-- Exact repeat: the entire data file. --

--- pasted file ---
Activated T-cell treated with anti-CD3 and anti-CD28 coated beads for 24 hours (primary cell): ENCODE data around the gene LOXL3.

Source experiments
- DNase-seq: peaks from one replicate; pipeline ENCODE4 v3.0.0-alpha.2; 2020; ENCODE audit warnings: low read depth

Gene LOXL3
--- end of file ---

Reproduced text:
Activated T-cell treated with anti-CD3 and anti-CD28 coated beads for 24 hours (primary cell): ENCODE data around the gene LOXL3.

Source experiments
- DNase-seq: peaks from one replicate; pipeline ENCODE4 v3.0.0-alpha.2; 2020; ENCODE audit warnings: low read depth

Gene LOXL3